Ever since I was old enough to read, I have poured over hundreds of articles that tried to pick the best all-around deer rifle. Weighing in with my pick, I am going to ignore a lot of myth and personal preference and pick one single rifle as the best ever made for hunting deer in all possible scenarios.
Deer in the United States are hunted in almost every conceivable type of terrain, from high mountains, to flat prairies, in dense forests, and on sandy deserts. So, we will first select a caliber suitably sufficient for all of these challenges.
Our perfect deer cartridge needs to be flat-shooting for all those long-range shots on the prairies and across canyons in the mountains. If we use it in heavy woods, it needs to hit hard and be capable of firing fairly heavy-for-caliber bullets.
For the heavy brush and forests, we want something that will shoot completely through a deer, leaving a good blood trail for tracking in dense cover. We also want a cartridge that will give deep, positive penetration for shots at poor angles, what Elmer Keith called "raking shots."
These criteria rule out everything below 7mm caliber, as well as such wonderful calibers as the .35 Whelen and .338/06 because of their moderate range limitations.
The perfect cartridge is going to have to cover a lot of ground. As for long range, it is reasonable to set a limit of 400 yards. Anything farther is simply beyond the marksmanship of all but a very select few. This rules out all the normal woods cartridges like the .35 Remington, .30-30 Winchester, and .348 Winchester.
Deer cover the spectrum from Coues deer in Arizona and small Texas Hill Country deer that might dress out at 110 pounds, to the monsters of the northern United States and Canada that can weigh nearly as much as a spike bull elk. This means our cartridge selection must have power and versatility.
While the standard calibers like the .270 Winchester and .30-06 can handle most situations, I would prefer a bit more power for long-range shots at the largest deer.
The .300 magnums would fit our description quite well, and many hunters use them even for smaller deer species. However, they are more powerful than necessary and kick too much for many hunters to handle well. We also do not need the power of the .338 Winchester or .340 Weatherby, though either of those would certainly do the job. This narrows the field to one of the smaller magnums in 7mm or .270. But, before we make our final cartridge selection, we need to decide which gun we want because some of the cartridges might not be chambered in our chosen gun.
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Since we are using this rifle in every conceivable type of terrain and weather, it must be light enough to carry without undue strain, and must be weatherproof. A heavy-barreled bolt-action rifle in one of the magnums would certainly take care of the accuracy and range problems, but is too heavy to carry all day on foot up and down mountains and across swamps, so they have to go, too. This leaves us with a rifle weighing less than 9 pounds loaded and scoped.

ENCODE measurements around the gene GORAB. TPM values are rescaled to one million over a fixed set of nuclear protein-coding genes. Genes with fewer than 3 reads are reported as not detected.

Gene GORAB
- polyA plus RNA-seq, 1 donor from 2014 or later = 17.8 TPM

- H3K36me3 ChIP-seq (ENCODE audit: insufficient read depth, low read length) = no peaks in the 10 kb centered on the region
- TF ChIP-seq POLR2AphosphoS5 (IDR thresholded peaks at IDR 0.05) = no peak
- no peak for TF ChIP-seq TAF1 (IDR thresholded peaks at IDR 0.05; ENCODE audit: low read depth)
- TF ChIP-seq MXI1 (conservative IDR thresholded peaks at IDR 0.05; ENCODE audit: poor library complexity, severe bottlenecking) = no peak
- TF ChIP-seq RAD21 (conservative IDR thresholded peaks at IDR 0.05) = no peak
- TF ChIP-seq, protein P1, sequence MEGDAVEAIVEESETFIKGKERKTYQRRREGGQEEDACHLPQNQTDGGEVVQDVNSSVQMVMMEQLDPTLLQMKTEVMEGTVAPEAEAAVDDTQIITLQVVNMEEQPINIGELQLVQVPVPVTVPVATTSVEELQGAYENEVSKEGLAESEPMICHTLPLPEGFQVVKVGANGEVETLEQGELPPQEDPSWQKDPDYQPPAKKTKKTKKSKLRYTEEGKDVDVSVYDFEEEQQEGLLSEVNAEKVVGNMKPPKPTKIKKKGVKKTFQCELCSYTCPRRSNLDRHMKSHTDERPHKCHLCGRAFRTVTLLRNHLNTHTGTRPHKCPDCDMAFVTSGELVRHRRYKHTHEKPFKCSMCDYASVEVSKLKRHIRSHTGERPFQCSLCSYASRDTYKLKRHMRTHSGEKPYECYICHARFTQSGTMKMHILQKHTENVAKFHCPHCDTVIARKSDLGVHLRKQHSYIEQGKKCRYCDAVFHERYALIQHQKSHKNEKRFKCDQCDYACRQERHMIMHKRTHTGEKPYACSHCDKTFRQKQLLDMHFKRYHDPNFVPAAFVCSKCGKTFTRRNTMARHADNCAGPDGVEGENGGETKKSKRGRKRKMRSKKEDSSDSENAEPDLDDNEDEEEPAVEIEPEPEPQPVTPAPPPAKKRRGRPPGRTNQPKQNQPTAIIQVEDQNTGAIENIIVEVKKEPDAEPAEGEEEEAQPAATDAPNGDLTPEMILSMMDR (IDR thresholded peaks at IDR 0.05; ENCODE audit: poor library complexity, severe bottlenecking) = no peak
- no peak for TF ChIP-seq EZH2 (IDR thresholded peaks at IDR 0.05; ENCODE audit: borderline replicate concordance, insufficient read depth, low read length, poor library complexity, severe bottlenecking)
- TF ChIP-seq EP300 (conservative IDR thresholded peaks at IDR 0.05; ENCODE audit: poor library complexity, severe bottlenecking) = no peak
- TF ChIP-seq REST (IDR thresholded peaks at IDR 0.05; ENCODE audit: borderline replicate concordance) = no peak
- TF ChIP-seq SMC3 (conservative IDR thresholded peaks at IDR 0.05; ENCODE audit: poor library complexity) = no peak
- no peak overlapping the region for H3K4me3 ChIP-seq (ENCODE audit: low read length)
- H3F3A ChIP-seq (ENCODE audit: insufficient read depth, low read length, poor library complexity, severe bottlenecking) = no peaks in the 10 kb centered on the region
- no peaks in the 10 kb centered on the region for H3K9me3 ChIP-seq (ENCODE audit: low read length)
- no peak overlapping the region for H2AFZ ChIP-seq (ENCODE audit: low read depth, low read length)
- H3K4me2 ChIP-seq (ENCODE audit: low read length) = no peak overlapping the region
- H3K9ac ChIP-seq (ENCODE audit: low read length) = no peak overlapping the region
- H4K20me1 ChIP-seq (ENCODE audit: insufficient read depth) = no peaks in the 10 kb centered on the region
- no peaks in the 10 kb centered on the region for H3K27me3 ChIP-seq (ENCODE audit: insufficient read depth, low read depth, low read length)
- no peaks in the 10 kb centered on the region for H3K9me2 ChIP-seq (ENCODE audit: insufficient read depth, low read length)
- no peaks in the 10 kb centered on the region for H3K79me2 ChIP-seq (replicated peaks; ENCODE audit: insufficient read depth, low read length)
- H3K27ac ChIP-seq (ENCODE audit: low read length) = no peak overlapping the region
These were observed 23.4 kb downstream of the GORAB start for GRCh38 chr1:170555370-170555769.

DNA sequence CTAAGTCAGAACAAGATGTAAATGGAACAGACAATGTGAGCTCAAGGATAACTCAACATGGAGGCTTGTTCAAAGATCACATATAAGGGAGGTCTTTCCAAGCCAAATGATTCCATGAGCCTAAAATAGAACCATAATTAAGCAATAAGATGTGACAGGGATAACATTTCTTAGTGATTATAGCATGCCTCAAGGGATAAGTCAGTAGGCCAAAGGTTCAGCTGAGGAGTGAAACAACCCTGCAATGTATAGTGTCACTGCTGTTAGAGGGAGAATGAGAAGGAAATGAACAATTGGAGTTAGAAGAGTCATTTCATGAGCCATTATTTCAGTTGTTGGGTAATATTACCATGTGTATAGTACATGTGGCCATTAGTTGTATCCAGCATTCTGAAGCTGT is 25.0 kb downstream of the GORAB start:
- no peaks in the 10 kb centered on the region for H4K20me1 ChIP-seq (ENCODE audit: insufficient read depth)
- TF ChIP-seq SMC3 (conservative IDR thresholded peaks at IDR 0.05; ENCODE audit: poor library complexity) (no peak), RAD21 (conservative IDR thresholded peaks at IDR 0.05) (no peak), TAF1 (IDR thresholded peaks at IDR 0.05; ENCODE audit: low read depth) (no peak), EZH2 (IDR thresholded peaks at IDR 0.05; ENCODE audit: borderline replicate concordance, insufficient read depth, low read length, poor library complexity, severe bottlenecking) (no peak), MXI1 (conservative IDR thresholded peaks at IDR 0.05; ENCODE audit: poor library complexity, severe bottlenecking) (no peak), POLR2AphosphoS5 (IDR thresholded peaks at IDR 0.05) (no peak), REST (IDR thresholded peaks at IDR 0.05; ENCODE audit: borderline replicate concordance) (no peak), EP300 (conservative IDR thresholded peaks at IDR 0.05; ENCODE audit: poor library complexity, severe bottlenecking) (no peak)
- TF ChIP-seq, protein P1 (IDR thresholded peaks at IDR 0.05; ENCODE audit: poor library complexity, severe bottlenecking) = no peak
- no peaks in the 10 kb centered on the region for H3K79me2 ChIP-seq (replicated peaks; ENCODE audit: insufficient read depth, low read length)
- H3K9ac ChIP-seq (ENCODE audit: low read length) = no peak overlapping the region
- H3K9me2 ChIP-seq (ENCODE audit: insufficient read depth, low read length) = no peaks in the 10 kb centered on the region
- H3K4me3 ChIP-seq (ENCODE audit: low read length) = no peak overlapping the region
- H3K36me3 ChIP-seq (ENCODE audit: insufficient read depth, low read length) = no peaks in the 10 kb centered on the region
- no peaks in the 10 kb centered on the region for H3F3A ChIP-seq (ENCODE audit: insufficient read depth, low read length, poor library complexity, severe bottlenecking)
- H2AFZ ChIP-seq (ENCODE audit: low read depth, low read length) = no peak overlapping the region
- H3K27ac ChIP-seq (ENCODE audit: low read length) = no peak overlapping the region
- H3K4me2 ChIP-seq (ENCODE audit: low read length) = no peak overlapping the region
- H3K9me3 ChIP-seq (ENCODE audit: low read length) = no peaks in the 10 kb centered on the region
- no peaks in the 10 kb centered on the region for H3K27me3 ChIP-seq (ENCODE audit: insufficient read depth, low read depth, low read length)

Since some of our hunting is in the thick stuff where we might need a fast second or third shot, we can rule out single shots. And although a good man with a bolt action can work a bolt faster than most would believe, the bolt action is slower than any of the levers, pumps, or semi-autos. Only one lever action, the Browning BLR, is offered in the calibers we are interested in, so it is definitely in the running.
At this time, no pump-action rifles are offered in any of the magnum calibers, so they are out. That is a shame, too, because the pump-action is one of the fastest and most reliable. In semi-auto, the only rifle I know of offered in magnum calibers is the Browning BAR. So, we seem to have narrowed our choices down to two--the BAR and BLR. Both are offered in several calibers that fit our needs for a mid-caliber magnum.
Of these two rifles, either will fit our needs, but our purpose is to pick a single rifle. Now, if we add one more straw to the camels back, we are left with only one entry. Assume that some of our hunting will be on horseback, requiring carrying our rifle in a saddle scabbard. This is the realm of the lever rifle. Therefore, our choice of the most perfect deer rifle ever built is:
The Browning BLR Lightweight 81 with 24-inch barrel in 7mm Remington Magnum caliber. Topped with a good variable scope of about 3-9X, we are set for almost anything.
There you have it. This is not a rifle I personally would choose for anything, but when we try to make one tool perform a multitude of tasks, we run the risk of choosing a tool that is not necessarily the best for anything. Still, the BLR is a fine gun, very durable and accurate, and is more than capable of fulfilling all the requirements we have placed on it in this column.
If you are one of those rare individuals satisfied with only one do-it-all gun, this is my suggestion to you. However, I will continue to pick the tool I think best for each individual situation I encounter. After all, no law says I have to follow my own advice.